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I like clementines at Christmas. Really, I like clementines any time, but I usually have to bide my time all year until November, when they appear in the shops once more. Clementines spell “holidays” for me. There was always a big bowl waiting for the moment you realized that a thirteenth red or green-wrapped chocolate kiss really wasn’t going to cut it.

Other things I like at Christmas: hand-made tree ornaments, making Christmas cookies, delicious smells.

When I got a craving for a clementine or two right after seeing this post, everything clicked into place. (For more of the pictures that have sparked my imagination this Christmas, check out my Christmas pinterest board.)

NTS carefully avoids noticing most of the strange things I do around the house. When he went for tea and found these lying on top of the scrap bowl, though, he couldn’t help laughing.

Holey orange peel, Batman!

Holey orange peel, Batman!

This project is so easy your child(ren) could do it with limited adult input.

1. Carefully peel your clementines, ending up with as large pieces as you can. I got mine off in two big pieces. The smaller your cookie cutter, the less it matters how big your pieces are.

2. Use your cookie cutter on a cutting board to cut out shapes. It’s just like cutting out Christmas cookies, but without the trouble of rolling!

Or, if you’re like me and don’t have any small cookie cutters, use a decorating tip from an icing bag as a small circle cutter. Or whatever sharp object you have lying around. You could easily cut triangles or squares with a knife or scissors.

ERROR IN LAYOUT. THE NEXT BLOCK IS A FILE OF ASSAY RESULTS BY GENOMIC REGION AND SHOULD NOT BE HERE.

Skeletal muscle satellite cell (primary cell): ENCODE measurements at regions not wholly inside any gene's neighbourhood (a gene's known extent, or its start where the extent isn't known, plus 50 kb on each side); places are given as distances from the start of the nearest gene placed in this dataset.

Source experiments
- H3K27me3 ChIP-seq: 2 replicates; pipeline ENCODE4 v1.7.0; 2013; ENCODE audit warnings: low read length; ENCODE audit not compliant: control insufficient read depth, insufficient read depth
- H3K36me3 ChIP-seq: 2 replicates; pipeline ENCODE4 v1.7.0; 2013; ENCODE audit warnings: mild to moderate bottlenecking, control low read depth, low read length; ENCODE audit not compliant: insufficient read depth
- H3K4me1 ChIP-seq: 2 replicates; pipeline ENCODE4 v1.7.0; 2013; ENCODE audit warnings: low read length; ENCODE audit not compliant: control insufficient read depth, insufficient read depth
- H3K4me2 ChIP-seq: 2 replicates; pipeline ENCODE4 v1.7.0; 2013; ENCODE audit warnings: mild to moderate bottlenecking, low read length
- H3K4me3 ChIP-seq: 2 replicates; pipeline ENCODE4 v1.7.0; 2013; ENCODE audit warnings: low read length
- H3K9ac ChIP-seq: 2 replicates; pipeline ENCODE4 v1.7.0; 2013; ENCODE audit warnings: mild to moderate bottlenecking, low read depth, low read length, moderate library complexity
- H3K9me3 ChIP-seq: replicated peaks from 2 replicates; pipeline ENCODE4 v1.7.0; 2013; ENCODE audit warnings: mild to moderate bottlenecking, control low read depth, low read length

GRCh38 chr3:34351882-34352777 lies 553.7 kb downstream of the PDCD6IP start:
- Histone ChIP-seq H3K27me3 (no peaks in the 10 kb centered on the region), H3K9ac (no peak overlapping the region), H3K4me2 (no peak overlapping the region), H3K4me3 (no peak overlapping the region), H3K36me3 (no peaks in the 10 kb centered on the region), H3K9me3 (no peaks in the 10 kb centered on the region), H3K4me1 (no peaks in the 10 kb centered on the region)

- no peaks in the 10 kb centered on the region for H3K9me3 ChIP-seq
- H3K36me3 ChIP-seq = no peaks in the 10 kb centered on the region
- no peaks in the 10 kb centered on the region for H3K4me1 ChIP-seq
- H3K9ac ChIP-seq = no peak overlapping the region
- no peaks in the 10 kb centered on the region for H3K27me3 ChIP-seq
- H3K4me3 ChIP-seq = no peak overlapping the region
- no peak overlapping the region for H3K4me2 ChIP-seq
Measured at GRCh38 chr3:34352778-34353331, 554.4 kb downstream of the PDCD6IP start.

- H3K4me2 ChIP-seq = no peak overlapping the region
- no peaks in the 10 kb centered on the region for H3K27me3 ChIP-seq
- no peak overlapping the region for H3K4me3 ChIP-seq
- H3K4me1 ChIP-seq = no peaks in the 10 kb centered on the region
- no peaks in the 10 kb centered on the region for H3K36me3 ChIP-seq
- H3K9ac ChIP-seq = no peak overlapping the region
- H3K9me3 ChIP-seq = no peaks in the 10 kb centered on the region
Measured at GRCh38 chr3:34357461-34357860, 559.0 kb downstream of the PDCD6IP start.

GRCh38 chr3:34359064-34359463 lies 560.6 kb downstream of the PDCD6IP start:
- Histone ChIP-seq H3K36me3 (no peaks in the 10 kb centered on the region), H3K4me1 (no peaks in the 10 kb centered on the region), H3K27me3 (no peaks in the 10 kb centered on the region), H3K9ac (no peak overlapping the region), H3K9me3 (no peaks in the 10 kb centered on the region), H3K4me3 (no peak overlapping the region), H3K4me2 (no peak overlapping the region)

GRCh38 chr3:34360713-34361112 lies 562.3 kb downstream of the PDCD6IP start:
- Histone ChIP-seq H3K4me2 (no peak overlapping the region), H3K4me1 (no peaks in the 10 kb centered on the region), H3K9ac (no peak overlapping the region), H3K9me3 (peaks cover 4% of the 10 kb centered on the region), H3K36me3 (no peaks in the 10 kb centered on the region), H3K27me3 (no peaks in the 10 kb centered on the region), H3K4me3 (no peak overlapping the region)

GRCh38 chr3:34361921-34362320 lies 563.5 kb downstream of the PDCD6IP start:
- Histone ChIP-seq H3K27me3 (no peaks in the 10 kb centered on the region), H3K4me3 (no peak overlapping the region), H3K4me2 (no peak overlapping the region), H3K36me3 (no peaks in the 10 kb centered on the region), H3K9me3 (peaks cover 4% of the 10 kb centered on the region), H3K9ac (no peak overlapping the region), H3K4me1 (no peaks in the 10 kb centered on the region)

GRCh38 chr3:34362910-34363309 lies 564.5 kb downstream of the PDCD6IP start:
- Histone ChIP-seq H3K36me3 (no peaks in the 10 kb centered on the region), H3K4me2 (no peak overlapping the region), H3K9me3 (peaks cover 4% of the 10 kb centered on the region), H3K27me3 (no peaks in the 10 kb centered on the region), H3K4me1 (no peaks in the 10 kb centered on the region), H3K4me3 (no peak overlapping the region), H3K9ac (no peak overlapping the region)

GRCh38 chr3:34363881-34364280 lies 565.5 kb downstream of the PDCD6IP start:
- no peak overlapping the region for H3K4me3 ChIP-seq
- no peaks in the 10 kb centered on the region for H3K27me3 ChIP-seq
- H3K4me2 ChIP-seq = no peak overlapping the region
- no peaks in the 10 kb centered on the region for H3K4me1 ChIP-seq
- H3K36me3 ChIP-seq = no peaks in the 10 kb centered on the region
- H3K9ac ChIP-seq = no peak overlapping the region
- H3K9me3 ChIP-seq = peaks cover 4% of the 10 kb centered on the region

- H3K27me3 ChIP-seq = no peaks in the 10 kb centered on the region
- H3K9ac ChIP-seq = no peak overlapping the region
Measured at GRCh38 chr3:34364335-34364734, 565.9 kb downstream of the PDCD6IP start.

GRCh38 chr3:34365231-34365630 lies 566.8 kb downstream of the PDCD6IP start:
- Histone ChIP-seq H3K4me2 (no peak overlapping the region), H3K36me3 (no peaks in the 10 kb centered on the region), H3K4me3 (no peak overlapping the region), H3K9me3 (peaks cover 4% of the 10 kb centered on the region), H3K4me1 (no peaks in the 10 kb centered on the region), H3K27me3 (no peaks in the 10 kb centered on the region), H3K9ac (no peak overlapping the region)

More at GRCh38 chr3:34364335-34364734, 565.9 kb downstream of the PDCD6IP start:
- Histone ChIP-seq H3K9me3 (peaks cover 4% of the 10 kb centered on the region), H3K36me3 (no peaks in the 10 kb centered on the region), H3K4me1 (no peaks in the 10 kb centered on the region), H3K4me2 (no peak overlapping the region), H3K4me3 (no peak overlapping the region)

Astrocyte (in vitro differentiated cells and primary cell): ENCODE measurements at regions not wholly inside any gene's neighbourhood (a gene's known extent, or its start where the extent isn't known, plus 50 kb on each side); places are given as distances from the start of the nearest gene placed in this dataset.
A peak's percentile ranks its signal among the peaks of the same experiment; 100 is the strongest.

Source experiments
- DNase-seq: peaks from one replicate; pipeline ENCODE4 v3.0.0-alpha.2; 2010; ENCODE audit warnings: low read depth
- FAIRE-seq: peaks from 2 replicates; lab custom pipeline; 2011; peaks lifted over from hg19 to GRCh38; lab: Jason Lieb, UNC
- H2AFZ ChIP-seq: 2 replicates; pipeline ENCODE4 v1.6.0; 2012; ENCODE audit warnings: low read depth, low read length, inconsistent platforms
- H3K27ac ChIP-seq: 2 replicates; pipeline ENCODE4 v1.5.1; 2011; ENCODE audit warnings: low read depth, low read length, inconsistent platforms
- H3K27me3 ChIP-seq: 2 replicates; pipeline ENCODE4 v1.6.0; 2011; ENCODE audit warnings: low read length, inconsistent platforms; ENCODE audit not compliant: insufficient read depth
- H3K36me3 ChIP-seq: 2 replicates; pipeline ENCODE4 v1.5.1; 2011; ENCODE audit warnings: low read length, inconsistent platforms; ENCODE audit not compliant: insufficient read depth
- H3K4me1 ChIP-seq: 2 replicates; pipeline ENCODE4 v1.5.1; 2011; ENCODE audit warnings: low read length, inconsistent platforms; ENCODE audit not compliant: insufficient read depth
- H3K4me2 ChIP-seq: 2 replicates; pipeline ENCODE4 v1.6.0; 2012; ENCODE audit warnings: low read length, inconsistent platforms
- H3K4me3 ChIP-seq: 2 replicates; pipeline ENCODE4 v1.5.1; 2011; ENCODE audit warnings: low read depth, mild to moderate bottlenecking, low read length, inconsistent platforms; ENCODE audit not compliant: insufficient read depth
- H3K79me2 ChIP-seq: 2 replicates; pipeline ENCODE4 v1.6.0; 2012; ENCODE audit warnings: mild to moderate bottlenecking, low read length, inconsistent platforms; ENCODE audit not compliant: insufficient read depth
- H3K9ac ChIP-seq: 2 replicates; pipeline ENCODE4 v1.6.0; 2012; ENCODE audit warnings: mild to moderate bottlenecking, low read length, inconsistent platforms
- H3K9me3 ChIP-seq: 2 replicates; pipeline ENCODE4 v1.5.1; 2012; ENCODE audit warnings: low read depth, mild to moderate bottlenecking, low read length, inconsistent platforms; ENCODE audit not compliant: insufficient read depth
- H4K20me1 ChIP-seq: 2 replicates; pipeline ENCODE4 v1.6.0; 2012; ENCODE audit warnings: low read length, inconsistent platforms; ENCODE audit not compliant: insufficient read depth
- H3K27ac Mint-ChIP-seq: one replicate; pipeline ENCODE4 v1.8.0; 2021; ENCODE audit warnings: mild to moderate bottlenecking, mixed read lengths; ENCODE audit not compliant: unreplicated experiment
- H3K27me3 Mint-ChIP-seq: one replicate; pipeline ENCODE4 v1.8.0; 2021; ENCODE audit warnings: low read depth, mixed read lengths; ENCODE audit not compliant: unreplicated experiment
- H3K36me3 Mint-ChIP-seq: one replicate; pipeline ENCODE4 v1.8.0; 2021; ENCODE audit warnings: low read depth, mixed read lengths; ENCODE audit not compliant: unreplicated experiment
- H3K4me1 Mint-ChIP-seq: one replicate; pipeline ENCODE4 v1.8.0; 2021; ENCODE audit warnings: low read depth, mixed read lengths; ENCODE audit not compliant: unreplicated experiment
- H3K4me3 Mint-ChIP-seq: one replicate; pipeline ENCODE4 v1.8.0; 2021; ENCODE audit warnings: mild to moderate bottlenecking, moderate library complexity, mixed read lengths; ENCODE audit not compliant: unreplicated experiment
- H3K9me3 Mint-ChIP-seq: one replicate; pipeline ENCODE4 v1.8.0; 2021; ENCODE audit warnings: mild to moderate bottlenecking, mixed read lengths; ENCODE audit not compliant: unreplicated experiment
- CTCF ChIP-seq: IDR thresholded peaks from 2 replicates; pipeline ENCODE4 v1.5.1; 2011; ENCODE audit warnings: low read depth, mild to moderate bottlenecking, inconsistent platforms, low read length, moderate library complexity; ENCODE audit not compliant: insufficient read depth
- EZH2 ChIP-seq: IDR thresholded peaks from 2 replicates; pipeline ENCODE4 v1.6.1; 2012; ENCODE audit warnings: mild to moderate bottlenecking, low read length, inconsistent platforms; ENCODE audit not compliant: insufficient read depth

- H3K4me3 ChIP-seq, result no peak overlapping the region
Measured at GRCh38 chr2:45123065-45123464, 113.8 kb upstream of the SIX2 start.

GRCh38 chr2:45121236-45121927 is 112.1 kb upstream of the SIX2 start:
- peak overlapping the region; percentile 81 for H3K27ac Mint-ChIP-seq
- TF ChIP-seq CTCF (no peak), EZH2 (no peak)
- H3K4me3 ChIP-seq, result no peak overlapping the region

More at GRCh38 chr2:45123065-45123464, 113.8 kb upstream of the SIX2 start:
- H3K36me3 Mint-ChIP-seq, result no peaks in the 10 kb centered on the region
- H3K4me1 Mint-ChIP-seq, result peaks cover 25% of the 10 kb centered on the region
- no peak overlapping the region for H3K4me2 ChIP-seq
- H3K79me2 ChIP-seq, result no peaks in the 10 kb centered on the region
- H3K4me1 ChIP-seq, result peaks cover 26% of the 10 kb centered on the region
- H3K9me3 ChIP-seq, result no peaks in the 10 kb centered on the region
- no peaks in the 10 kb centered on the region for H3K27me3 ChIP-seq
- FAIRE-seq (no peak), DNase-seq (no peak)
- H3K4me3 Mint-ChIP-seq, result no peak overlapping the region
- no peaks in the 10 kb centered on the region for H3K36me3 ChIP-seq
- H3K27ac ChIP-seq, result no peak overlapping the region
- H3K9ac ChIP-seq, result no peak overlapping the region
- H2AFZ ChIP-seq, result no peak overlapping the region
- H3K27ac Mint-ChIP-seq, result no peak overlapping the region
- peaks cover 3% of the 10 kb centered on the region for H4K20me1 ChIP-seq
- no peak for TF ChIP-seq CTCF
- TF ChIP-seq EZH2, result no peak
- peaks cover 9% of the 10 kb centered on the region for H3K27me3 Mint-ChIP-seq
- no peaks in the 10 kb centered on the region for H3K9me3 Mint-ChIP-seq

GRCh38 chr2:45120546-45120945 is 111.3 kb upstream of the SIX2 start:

3. Thread your embroidery needle with a string of your choice–I like the crochet cotton I happened to have, but I suspect anything thicker than thread will work. I used a sharp embroidery needle, since it was the first one that came to hand, but if you threaded a large plastic needle for your child, they could probably manage from there.

threading oranges

I left the string attached to the ball while stringing because it was faster than figuring out how long a piece to cut.

stringing oranges

4. Thread the pieces onto the string, either through the center or near the top. I threaded them in large groups, then spaced them out once they were all on there.

spacing oranges

Pulling the string through with my left hand, occasionally letting go of a piece with my right. Just like throwing out lobster buoys.

5. If you have any whole cloves, push a few into pieces of orange peel, right into the same hole used for stringing.


6. If you live in a damp climate, dry your string out over the wood stove or radiator for a couple of hours before hanging, to prevent any chance of mold. You could also put it on a tray in the oven on warm until it feels reasonably dry. I’m pretty sure this isn’t necessary in New England, where the air tends to get cold and dry in winter, but in Scotland, where I run the dehumidifier 24 hours a day, it seemed like a good idea.

7. Decorate something. Be merry! If your kids are anything like me, they’ll be clamoring to eat clementines for at least an hour afterward.Or maybe it’s just me.

orange garland on tree